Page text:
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The legislature finds and declares:
It is essential for the economic, social, and environmental well-being of the state and the maintenance of a high quality of life that the people of the state have an efficient transportation system.
The ability of the state to provide an efficient transportation system will be enhanced by a public-private sector program providing for private entities to undertake all or a portion of the study, planning, design, development, financing, acquisition, installation, construction or improvement, operation, and maintenance of transportation systems and facility projects.
A public-private initiatives program will provide benefits to both the public and private sectors. Public-private initiatives provide a sound economic investment opportunity for the private sector. Such initiatives will provide the state with increased access to property development and project opportunities, financial and development expertise, and will supplement state transportation revenues, allowing the state to use its limited resources for other needed projects.
The public-private initiatives program, to the fullest extent possible, should encourage and promote business and employment opportunities for Washington state citizens.
The public-private initiatives program shall be implemented in cooperation, consultation, and with the support of the affected communities and local jurisdictions.
The secretary of transportation should be permitted and encouraged to test the feasibility of building privately funded transportation systems and facilities or segments thereof through the use of innovative agreements with the private sector. The secretary of transportation should be vested with the authority to solicit, evaluate, negotiate, and administer public-private agreements with the private sector relating to the planning, construction, upgrading, or reconstruction of transportation systems and facilities.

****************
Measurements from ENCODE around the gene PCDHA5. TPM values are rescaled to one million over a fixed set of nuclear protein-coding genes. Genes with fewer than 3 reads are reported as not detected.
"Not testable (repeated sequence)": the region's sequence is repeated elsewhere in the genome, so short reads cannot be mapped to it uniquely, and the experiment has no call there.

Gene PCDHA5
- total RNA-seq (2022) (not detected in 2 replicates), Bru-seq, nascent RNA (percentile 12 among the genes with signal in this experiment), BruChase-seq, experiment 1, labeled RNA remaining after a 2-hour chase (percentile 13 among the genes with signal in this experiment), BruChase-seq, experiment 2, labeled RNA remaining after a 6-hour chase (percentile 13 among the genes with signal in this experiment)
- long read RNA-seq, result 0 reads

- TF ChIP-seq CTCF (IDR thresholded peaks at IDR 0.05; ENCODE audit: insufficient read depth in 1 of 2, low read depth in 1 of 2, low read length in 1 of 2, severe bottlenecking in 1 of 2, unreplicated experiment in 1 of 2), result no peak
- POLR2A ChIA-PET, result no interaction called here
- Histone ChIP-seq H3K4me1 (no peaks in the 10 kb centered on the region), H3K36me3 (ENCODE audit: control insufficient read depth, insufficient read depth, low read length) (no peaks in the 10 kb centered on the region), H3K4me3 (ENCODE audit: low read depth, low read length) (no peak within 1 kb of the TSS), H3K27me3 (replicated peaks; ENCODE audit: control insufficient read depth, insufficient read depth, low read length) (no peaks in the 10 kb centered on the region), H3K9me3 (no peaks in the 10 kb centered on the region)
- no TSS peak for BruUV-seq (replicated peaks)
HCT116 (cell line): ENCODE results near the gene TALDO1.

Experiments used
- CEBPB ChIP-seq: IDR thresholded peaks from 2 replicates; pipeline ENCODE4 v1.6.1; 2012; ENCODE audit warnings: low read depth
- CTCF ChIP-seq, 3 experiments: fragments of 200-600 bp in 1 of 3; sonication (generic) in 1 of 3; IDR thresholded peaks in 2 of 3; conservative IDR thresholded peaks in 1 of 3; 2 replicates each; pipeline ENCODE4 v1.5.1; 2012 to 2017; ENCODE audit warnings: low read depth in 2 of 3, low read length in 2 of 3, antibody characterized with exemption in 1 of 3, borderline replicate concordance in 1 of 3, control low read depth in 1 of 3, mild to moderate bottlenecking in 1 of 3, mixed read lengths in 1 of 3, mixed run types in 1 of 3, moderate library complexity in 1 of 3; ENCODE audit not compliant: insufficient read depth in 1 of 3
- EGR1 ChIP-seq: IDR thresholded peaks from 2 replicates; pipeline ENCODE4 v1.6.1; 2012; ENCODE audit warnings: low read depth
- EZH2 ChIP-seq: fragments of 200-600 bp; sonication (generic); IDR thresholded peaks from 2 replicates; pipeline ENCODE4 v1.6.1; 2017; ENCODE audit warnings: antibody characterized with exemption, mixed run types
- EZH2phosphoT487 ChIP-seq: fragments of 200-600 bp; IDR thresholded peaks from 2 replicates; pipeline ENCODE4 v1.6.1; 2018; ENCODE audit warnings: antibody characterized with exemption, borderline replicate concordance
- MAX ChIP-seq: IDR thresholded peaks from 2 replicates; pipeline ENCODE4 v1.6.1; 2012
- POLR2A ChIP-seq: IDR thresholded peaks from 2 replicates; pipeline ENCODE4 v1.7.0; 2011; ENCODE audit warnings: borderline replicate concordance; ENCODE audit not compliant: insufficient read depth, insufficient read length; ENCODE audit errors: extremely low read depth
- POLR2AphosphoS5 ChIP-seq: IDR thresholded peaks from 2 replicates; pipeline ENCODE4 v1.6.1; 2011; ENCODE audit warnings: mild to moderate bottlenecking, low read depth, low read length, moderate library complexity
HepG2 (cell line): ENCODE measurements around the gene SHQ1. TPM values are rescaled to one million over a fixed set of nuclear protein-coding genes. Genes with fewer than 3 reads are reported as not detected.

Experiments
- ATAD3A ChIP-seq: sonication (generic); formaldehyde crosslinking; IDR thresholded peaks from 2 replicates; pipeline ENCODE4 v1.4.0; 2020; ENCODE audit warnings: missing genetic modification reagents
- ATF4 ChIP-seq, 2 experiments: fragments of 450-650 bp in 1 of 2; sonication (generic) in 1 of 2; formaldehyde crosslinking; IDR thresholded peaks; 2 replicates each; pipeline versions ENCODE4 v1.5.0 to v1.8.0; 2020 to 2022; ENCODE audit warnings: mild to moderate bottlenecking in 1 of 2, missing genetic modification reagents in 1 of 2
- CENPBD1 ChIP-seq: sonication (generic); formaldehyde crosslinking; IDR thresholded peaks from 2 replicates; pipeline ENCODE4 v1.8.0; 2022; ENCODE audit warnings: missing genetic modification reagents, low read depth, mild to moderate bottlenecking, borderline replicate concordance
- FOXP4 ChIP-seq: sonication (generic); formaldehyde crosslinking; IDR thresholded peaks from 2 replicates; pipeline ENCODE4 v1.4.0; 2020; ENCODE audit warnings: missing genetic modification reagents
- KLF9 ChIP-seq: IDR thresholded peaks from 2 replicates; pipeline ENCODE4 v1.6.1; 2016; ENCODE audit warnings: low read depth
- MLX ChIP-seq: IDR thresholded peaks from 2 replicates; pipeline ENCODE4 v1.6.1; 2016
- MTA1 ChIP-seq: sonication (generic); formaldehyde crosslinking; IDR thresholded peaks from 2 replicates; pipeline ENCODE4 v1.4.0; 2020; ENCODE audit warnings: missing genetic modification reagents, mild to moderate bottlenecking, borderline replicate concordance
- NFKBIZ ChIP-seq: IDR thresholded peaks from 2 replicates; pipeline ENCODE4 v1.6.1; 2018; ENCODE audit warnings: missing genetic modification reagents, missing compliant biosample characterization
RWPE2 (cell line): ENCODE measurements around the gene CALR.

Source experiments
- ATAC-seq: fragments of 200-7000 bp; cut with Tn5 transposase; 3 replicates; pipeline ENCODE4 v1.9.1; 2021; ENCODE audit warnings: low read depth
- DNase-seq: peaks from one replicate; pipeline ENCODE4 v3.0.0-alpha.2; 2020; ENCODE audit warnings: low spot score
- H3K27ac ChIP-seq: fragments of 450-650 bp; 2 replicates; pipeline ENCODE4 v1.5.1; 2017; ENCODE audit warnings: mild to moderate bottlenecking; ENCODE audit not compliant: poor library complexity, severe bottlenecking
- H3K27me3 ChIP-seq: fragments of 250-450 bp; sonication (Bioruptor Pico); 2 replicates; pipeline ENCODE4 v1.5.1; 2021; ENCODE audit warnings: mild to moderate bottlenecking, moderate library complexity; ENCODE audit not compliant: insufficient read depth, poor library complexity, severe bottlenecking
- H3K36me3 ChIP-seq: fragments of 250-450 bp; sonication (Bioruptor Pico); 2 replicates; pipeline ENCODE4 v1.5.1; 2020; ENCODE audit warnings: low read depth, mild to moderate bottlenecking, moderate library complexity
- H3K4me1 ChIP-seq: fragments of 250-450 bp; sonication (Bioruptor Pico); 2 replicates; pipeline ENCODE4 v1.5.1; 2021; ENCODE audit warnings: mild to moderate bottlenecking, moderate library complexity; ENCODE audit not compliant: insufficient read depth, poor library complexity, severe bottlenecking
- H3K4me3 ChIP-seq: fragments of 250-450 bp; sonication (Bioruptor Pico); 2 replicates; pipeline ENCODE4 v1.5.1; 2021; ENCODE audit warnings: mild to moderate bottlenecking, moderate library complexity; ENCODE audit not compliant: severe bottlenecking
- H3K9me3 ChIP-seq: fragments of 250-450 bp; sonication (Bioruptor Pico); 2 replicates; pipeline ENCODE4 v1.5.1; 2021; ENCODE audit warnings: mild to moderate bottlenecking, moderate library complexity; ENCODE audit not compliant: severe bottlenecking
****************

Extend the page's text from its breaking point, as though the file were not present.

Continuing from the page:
Agreements negotiated under a public-private initiatives program will not bestow on private entities an immediate right to construct and operate the proposed transportation facilities. Rather, agreements will grant to private entities the opportunity to design the proposed facilities, demonstrate public support for proposed facilities, and complete the planning processes required in order to obtain a future decision by the department of transportation and other state and local lead agencies on whether the facilities should be permitted and built.
Agreements negotiated under the public-private initiatives program should establish the conditions under which the private developer may secure the approval necessary to develop and operate the proposed transportation facilities; create a framework to attract the private capital necessary to finance their development; ensure that the transportation facilities will be designed, constructed, and operated in accordance with applicable local, regional, state, and federal laws and the applicable standards and policies of the department of transportation; and require a demonstration that the proposed transportation facility has the support of the affected communities and local jurisdictions.
The legislature finds that the Puget Sound congestion pricing project, selected under this chapter, raises major transportation policy, economic, and equity concerns. These relate to the integrity of the state's high occupancy vehicle program; the cost-effective movement of freight and goods; the diversion of traffic to local streets and arterials; and possible financial hardship to commuters. The legislature further finds that these potential economic and social impacts require comprehensive legislative review prior to advancement of the project and directs that the secretary not proceed with the implementation of the project without prior approval of the legislature.
The department of transportation should be encouraged to take advantage of new opportunities provided by federal legislation under section 1012 of the Intermodal Surface Transportation Efficiency Act of 1991 (ISTEA). That section establishes a new program authorizing federal participation in construction or improvement or improvement of publicly or privately owned toll roads, bridges, and tunnels, and allows states to leverage available federal funds as a means for attracting private sector capital.


Effective date1995 2nd sp.s. c 19: "This act is necessary for the immediate preservation of the public peace, health, or safety, or support of the state government and its existing public institutions, and shall take effect immediately [June 16, 1995]." [ 1995 2nd sp.s. c 19 § 5.]
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